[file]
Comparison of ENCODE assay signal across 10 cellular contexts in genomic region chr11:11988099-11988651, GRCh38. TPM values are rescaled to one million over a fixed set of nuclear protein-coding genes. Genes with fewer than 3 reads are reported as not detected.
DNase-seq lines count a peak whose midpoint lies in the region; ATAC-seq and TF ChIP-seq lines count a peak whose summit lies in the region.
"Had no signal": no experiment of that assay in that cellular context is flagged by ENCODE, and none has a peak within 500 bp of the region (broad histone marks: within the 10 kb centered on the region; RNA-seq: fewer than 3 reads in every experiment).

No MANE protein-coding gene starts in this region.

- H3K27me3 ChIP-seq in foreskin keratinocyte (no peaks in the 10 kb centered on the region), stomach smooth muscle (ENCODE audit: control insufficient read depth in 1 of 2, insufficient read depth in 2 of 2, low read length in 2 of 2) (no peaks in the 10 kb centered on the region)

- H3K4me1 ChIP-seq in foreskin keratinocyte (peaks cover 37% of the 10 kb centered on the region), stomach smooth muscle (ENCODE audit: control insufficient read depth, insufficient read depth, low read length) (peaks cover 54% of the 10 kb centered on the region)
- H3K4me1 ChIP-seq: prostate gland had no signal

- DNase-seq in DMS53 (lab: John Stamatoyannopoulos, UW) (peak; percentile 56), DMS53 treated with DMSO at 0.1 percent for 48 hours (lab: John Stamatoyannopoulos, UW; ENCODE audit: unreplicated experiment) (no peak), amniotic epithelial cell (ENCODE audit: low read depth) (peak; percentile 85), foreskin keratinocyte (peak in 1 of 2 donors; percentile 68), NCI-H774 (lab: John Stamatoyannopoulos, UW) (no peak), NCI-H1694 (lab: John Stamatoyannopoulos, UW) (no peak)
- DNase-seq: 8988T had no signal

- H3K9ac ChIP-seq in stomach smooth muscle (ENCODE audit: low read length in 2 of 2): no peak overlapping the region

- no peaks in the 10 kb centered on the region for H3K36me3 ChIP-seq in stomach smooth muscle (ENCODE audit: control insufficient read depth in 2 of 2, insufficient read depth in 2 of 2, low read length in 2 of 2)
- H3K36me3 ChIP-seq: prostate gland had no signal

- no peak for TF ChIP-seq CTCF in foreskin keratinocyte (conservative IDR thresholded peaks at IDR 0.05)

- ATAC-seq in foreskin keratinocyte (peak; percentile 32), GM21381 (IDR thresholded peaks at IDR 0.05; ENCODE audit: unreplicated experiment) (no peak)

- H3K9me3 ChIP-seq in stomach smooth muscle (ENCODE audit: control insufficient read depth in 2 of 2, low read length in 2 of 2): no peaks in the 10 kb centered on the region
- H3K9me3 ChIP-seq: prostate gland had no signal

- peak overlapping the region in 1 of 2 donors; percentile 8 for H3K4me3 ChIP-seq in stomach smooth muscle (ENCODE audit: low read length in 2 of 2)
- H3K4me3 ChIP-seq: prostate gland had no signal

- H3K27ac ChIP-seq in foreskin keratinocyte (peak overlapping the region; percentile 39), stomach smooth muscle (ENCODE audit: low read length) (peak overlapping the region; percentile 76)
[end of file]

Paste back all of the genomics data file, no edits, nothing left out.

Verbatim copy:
Comparison of ENCODE assay signal across 10 cellular contexts in genomic region chr11:11988099-11988651, GRCh38. TPM values are rescaled to one million over a fixed set of nuclear protein-coding genes. Genes with fewer than 3 reads are reported as not detected.
DNase-seq lines count a peak whose midpoint lies in the region; ATAC-seq and TF ChIP-seq lines count a peak whose summit lies in the region.
"Had no signal": no experiment of that assay in that cellular context is flagged by ENCODE, and none has a peak within 500 bp of the region (broad histone marks: within the 10 kb centered on the region; RNA-seq: fewer than 3 reads in every experiment).

No MANE protein-coding gene starts in this region.

- H3K27me3 ChIP-seq in foreskin keratinocyte (no peaks in the 10 kb centered on the region), stomach smooth muscle (ENCODE audit: control insufficient read depth in 1 of 2, insufficient read depth in 2 of 2, low read length in 2 of 2) (no peaks in the 10 kb centered on the region)

- H3K4me1 ChIP-seq in foreskin keratinocyte (peaks cover 37% of the 10 kb centered on the region), stomach smooth muscle (ENCODE audit: control insufficient read depth, insufficient read depth, low read length) (peaks cover 54% of the 10 kb centered on the region)
- H3K4me1 ChIP-seq: prostate gland had no signal

- DNase-seq in DMS53 (lab: John Stamatoyannopoulos, UW) (peak; percentile 56), DMS53 treated with DMSO at 0.1 percent for 48 hours (lab: John Stamatoyannopoulos, UW; ENCODE audit: unreplicated experiment) (no peak), amniotic epithelial cell (ENCODE audit: low read depth) (peak; percentile 85), foreskin keratinocyte (peak in 1 of 2 donors; percentile 68), NCI-H774 (lab: John Stamatoyannopoulos, UW) (no peak), NCI-H1694 (lab: John Stamatoyannopoulos, UW) (no peak)
- DNase-seq: 8988T had no signal

- H3K9ac ChIP-seq in stomach smooth muscle (ENCODE audit: low read length in 2 of 2): no peak overlapping the region

- no peaks in the 10 kb centered on the region for H3K36me3 ChIP-seq in stomach smooth muscle (ENCODE audit: control insufficient read depth in 2 of 2, insufficient read depth in 2 of 2, low read length in 2 of 2)
- H3K36me3 ChIP-seq: prostate gland had no signal

- no peak for TF ChIP-seq CTCF in foreskin keratinocyte (conservative IDR thresholded peaks at IDR 0.05)

- ATAC-seq in foreskin keratinocyte (peak; percentile 32), GM21381 (IDR thresholded peaks at IDR 0.05; ENCODE audit: unreplicated experiment) (no peak)

- H3K9me3 ChIP-seq in stomach smooth muscle (ENCODE audit: control insufficient read depth in 2 of 2, low read length in 2 of 2): no peaks in the 10 kb centered on the region
- H3K9me3 ChIP-seq: prostate gland had no signal

- peak overlapping the region in 1 of 2 donors; percentile 8 for H3K4me3 ChIP-seq in stomach smooth muscle (ENCODE audit: low read length in 2 of 2)
- H3K4me3 ChIP-seq: prostate gland had no signal

- H3K27ac ChIP-seq in foreskin keratinocyte (peak overlapping the region; percentile 39), stomach smooth muscle (ENCODE audit: low read length) (peak overlapping the region; percentile 76)